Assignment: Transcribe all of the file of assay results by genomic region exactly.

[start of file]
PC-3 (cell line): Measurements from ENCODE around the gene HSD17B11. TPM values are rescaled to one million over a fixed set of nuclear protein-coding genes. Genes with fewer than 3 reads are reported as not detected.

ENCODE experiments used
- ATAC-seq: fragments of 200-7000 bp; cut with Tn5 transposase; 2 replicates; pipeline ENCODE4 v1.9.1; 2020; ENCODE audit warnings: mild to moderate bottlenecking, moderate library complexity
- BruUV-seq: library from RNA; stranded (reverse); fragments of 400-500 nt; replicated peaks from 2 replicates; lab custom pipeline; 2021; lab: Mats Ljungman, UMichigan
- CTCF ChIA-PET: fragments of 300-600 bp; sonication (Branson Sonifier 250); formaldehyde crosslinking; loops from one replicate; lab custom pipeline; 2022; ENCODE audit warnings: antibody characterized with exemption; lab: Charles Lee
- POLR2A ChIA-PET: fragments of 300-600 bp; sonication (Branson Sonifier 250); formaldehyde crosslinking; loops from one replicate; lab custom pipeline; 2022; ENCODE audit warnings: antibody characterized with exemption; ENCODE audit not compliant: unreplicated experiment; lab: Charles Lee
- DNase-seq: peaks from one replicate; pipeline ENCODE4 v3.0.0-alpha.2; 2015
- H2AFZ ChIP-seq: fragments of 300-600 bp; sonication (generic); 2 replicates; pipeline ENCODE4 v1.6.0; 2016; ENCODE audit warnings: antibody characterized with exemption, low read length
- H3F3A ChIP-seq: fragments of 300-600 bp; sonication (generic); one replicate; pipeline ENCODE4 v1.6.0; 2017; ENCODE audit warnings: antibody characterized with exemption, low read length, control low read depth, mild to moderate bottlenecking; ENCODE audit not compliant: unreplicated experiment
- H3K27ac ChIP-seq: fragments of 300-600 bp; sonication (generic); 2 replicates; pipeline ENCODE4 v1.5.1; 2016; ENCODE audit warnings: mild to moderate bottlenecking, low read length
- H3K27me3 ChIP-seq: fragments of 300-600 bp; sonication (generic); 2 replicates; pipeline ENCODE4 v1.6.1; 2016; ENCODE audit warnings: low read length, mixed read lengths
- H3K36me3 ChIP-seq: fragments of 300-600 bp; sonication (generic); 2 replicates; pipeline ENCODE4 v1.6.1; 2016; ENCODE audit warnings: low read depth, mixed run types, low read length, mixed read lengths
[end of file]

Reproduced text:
PC-3 (cell line): Measurements from ENCODE around the gene HSD17B11. TPM values are rescaled to one million over a fixed set of nuclear protein-coding genes. Genes with fewer than 3 reads are reported as not detected.

ENCODE experiments used
- ATAC-seq: fragments of 200-7000 bp; cut with Tn5 transposase; 2 replicates; pipeline ENCODE4 v1.9.1; 2020; ENCODE audit warnings: mild to moderate bottlenecking, moderate library complexity
- BruUV-seq: library from RNA; stranded (reverse); fragments of 400-500 nt; replicated peaks from 2 replicates; lab custom pipeline; 2021; lab: Mats Ljungman, UMichigan
- CTCF ChIA-PET: fragments of 300-600 bp; sonication (Branson Sonifier 250); formaldehyde crosslinking; loops from one replicate; lab custom pipeline; 2022; ENCODE audit warnings: antibody characterized with exemption; lab: Charles Lee
- POLR2A ChIA-PET: fragments of 300-600 bp; sonication (Branson Sonifier 250); formaldehyde crosslinking; loops from one replicate; lab custom pipeline; 2022; ENCODE audit warnings: antibody characterized with exemption; ENCODE audit not compliant: unreplicated experiment; lab: Charles Lee
- DNase-seq: peaks from one replicate; pipeline ENCODE4 v3.0.0-alpha.2; 2015
- H2AFZ ChIP-seq: fragments of 300-600 bp; sonication (generic); 2 replicates; pipeline ENCODE4 v1.6.0; 2016; ENCODE audit warnings: antibody characterized with exemption, low read length
- H3F3A ChIP-seq: fragments of 300-600 bp; sonication (generic); one replicate; pipeline ENCODE4 v1.6.0; 2017; ENCODE audit warnings: antibody characterized with exemption, low read length, control low read depth, mild to moderate bottlenecking; ENCODE audit not compliant: unreplicated experiment
- H3K27ac ChIP-seq: fragments of 300-600 bp; sonication (generic); 2 replicates; pipeline ENCODE4 v1.5.1; 2016; ENCODE audit warnings: mild to moderate bottlenecking, low read length
- H3K27me3 ChIP-seq: fragments of 300-600 bp; sonication (generic); 2 replicates; pipeline ENCODE4 v1.6.1; 2016; ENCODE audit warnings: low read length, mixed read lengths
- H3K36me3 ChIP-seq: fragments of 300-600 bp; sonication (generic); 2 replicates; pipeline ENCODE4 v1.6.1; 2016; ENCODE audit warnings: low read depth, mixed run types, low read length, mixed read lengths